Advertisement
YOU ARE HERE: LAT HomeCollectionsCommunist Party Ussr
IN THE NEWS

Communist Party Ussr

NEWS
February 5, 1990 | MICHAEL PARKS, TIMES STAFF WRITER
The rumors have faded that President Mikhail S. Gorbachev is about to resign, frustrated by his inability to pull the Soviet Union out of its deepening crisis. But real questions remain here about how certain a hold he has on power and about his ability to push through further reforms of the country's political and economic system. Gorbachev will be tested hard on both issues at a meeting, opening today in the Kremlin, of the Communist Party's policy-making Central Committee.
Advertisement
NEWS
February 5, 1990 | MICHAEL PARKS, TIMES STAFF WRITER
A quarter of a million people, gathered outside the walls of the Kremlin in central Moscow, called Sunday for an end to the Soviet Union's system of one-party rule in one of the biggest political demonstrations since the Bolshevik Revolution brought the Communists to power more than 70 years ago.
NEWS
April 13, 1990 | MICHAEL PARKS, TIMES STAFF WRITER
President Mikhail S. Gorbachev is being pressed by conservatives within the Soviet Communist Party to call an urgent meeting of the party's policy-making Central Committee to discuss the looming split in the party, informed political sources said Thursday. So far he is resisting the pressure, out of apprehension over the passions that such a debate would arouse, the sources said. Boris V.
NEWS
July 8, 1990 | CAROL J. WILLIAMS, TIMES STAFF WRITER
Soviet President Mikhail S. Gorbachev halted a hunt for scapegoats in his Kremlin leadership Saturday with a display of power and political skill, reining in belligerent conservatives who accused his top lieutenants of driving the nation to the brink of ruin.
NEWS
July 2, 1990 | MICHAEL PARKS, TIMES STAFF WRITER
With the Soviet Union trapped in an increasingly grave domestic crisis, the ruling Communist Party begins a crucial congress here today with the nation's fate and its own future the main items on the agenda. President Mikhail S. Gorbachev, who will open the congress with a lengthy report as the party's general secretary, is expected to bid for a mandate to initiate even bolder reforms that will establish a multi-party political system and accelerate development of a market economy here.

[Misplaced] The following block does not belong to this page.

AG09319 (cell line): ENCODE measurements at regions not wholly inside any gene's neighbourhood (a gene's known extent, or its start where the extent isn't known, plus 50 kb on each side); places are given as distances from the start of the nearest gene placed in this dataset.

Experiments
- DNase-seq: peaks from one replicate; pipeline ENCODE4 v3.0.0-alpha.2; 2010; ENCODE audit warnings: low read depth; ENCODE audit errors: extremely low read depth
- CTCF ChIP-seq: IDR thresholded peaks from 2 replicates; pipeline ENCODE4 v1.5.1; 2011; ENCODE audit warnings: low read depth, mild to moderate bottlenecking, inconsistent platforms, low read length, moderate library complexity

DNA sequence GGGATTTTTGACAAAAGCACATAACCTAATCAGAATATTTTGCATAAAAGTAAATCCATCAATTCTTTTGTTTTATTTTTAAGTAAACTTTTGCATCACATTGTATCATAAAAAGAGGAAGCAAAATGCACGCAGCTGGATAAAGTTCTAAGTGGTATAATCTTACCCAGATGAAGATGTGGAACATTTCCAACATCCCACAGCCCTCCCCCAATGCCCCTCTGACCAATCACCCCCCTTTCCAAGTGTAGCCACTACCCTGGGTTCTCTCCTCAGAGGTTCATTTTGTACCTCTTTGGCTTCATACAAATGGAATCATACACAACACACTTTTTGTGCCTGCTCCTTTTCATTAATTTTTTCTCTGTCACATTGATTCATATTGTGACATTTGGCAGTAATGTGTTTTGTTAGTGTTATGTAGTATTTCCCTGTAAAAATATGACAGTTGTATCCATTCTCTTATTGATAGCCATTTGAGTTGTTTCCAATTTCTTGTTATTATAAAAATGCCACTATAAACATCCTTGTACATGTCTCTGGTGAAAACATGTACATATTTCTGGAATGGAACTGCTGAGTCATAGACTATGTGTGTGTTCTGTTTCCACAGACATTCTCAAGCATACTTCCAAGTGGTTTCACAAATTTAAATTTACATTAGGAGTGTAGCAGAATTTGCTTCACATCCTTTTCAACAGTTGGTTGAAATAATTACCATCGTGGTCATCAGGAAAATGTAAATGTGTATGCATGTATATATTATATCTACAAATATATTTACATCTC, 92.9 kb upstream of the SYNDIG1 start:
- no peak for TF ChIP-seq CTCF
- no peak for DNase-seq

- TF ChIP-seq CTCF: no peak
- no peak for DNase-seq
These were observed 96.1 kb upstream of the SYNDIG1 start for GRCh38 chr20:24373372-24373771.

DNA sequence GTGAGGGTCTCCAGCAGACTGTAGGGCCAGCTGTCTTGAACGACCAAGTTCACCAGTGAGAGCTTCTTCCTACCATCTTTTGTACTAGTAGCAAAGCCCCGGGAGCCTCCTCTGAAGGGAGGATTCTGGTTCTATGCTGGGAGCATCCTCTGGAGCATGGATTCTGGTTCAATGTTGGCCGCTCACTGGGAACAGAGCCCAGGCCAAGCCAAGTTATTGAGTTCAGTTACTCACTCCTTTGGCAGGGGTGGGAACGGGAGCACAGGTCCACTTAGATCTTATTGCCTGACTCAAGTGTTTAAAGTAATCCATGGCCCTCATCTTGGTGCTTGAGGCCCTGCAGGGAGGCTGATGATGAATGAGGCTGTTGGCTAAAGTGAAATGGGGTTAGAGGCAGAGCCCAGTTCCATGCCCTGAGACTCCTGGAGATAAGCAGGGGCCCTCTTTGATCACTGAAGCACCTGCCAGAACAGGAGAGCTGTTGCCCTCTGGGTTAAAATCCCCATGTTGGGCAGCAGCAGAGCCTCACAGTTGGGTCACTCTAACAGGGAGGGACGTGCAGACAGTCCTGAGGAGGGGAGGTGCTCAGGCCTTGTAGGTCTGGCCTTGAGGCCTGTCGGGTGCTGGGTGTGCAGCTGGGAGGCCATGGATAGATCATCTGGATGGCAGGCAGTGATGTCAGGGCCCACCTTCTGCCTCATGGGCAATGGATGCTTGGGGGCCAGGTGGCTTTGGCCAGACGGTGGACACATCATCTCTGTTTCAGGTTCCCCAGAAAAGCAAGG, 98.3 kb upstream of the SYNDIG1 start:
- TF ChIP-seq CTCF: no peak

NEWS
July 31, 1990
The second round of talks between the African National Congress and the South African government scheduled next Monday had been expected to resolve remaining obstacles to an ANC cease-fire and formal constitutional negotiations. But a possible hitch has emerged in government suspicions that the revitalized Communist Party, influential in the ANC's military wing, plans an armed insurrection if peace talks break down.
NEWS
July 17, 1990 | NORMAN KEMPSTER, TIMES STAFF WRITER
The Bush Administration will open a dialogue with Boris N. Yeltsin and other Soviet Communist Party defectors if they establish themselves as a genuine political opposition, Secretary of State James A. Baker III said Monday. Baker said the Administration hopes to deal with Soviet dissidents just as it did with the democratic forces that ousted Communist regimes in Poland, Hungary, Czechoslovakia and East Germany.
NEWS
July 27, 1990 | JOHN-THOR DAHLBURG, TIMES STAFF WRITER
While much of the Soviet Union appears to be daydreaming about Black Sea beaches or a dacha lost among the cool birches, Vladimir Lysenko and his comrades have set off by train, boat and plane on grueling journeys far off the beaten track, to places like Vladivostok and the sweltering Volga delta. They're not vacationing but trying to persuade as many members of the Communist Party as possible to defect and join their reformist group, the Democratic Platform.
NEWS
July 1, 1990 | MICHAEL PARKS, TIMES STAFF WRITER
However dramatic the changes that President Mikhail S. Gorbachev has worked in the Soviet Union over the last five years, they were just a prologue to the battle now being waged over the future of the country. The struggle is over the nature of its political system, the type of economy it will have, how it will use its remaining influence as a superpower, what kind of society it will be.
NEWS
July 11, 1990 | MICHAEL PARKS, TIMES STAFF WRITER
"Where did we go wrong?" That question has burned throughout the debate at the 28th Soviet Communist Party Congress, searing radicals and conservatives alike as they have sought to apportion blame for their nation's increasingly desperate decline. Guilt for the past, far more than hope for the future, has permeated the delegates' discussions for the past nine days. The hunt for culprits, contemporary and historical, quickly overtook the search for bold new leaders.
Los Angeles Times Articles
|